Additionally, I’ve often been unwilling to delegate responsibility. If there’s no one to blame but yourself, the conflict is simply internal. When you have larger campaigns and larger clients, you have larger teams and larger problems. That’s when micromanaging comes into play, and insecure creatives have a tendency to defend and compartmentalize a project to death. The day you learn to let other people take the reins on a particular aspect of the project if they can do it better than you – the faster you will be a great creative leader.
Do you prefer to work on the corporate side or agency side? Why?
I have worked both corporate side and agency side. They both have their pros and cons.
Agency side: Working for an advertising agency is like being invited to a Broadway show with the understanding that you are in one of the leading roles. However, you’re unaware that everyone else in the show believes they too are in one of the leading roles. You often have an amazing array of talent that conflicts so much it damages the end product. Nevertheless, when you get the right synergistic group together, creative connecting can be a thing of beauty as well as a high that is better than any drug.
From my perspective, I think one of the biggest pluses for working in an agency environment is that you often work on a number of accounts in a number of ways. Now for some positions such as an account executive, this is not always the case. They may very well be on a single account indefinitely. Nevertheless, creatives often get to multitask between projects and thereby challenge themselves – sometimes to the risk of burnout.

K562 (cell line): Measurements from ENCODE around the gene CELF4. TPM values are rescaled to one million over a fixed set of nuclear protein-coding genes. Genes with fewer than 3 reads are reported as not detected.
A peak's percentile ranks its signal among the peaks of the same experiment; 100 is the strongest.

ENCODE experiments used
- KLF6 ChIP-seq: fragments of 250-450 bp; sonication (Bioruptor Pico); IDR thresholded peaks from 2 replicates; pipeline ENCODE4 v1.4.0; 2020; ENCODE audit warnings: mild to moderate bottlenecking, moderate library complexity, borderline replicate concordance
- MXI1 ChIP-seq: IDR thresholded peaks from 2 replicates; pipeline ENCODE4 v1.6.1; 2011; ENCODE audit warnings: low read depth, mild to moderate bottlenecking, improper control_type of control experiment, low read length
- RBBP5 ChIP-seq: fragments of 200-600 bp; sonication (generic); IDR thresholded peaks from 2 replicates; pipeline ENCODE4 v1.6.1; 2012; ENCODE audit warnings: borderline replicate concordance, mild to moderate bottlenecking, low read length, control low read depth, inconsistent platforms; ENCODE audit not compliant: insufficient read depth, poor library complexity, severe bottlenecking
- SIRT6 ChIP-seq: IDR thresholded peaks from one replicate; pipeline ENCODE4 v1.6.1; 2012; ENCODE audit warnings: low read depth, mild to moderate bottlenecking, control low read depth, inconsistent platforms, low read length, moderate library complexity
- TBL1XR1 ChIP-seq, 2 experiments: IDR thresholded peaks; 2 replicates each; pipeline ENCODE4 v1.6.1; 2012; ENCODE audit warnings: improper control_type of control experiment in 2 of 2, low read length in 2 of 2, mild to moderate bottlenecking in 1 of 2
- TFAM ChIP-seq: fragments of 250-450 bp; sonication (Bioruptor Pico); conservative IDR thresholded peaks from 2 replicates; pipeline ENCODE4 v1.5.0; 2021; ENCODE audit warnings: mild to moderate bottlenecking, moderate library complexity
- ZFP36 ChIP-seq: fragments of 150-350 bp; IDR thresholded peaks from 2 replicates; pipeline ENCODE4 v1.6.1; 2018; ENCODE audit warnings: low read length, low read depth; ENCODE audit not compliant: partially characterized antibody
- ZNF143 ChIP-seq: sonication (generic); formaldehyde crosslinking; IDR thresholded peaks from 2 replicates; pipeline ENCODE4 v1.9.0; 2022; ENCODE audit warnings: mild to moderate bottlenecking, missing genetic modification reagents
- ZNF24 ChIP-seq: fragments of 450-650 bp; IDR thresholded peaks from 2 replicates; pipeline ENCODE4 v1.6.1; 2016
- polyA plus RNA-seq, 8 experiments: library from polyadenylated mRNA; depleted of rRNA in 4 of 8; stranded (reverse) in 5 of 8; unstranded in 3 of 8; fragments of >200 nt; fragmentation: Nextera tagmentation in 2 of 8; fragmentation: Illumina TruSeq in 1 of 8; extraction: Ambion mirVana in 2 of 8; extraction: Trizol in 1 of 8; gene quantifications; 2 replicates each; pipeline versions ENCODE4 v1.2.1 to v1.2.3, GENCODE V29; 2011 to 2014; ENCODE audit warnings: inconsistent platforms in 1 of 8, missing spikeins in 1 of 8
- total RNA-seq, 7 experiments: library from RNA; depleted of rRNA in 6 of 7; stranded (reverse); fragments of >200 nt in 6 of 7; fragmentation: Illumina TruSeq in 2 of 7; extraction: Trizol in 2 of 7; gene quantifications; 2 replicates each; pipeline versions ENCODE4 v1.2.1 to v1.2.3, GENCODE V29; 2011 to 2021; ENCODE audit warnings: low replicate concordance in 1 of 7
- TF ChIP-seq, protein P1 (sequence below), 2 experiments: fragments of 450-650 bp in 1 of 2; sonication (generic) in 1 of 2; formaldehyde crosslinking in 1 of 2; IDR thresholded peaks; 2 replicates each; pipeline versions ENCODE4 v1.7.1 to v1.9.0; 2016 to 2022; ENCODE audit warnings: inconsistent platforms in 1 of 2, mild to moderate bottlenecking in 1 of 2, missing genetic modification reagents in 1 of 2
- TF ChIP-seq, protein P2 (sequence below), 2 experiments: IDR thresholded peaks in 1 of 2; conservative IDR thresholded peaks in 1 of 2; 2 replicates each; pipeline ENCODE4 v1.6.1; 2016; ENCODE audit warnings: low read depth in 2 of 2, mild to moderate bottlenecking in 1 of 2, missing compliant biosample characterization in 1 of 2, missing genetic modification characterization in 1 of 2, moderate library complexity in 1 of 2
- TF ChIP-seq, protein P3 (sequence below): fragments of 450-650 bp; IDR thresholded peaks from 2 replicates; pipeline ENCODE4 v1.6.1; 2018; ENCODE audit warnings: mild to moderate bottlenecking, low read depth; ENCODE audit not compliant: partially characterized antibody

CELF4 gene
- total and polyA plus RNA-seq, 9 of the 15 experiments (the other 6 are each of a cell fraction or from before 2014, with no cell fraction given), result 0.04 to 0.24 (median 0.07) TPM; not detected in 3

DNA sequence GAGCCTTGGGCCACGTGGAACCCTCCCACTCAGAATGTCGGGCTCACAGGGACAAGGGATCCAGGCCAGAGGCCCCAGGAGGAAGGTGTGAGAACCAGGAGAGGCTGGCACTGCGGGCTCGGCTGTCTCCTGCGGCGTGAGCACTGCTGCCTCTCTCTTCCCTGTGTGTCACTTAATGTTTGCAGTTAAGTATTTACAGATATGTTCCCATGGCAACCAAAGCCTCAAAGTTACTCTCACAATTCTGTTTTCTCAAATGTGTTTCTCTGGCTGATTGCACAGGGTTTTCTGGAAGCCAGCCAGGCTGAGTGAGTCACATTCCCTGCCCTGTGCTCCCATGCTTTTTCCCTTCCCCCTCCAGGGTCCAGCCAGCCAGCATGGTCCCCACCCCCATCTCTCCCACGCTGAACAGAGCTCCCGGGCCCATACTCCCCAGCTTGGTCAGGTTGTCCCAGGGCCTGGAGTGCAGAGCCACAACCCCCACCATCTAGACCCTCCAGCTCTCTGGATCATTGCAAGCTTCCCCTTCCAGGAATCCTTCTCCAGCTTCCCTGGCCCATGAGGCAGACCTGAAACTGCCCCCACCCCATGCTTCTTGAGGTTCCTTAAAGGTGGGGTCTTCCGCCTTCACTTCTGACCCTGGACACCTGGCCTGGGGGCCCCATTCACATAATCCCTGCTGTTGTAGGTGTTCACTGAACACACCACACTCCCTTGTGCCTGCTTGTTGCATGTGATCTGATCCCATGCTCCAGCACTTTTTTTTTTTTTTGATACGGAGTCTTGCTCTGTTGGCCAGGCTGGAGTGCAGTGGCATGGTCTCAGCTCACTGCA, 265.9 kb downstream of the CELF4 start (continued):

Corporate side: Working for a marketing department is like being invited to a family. They are all dysfunctional, have varying degrees of family members that feel like this the best job in the world and conversely the other side that just wants to get out as fast as they can. The advantage to working corporate is that you get to focus the vast majority of your talents towards the development of the current creative and the knowledge you get to exercise and prototype against anything you think could benefit the business. Granted, a conservative business may not let you too far outside of their defined parameters, but many brands will give you ample freedom and the ability to try a lot of things you may not get to do in an agency environment due to budgetary restrictions.
Other than Photoshop and Illustrator, what other program do you feel are musts for a design student? Why?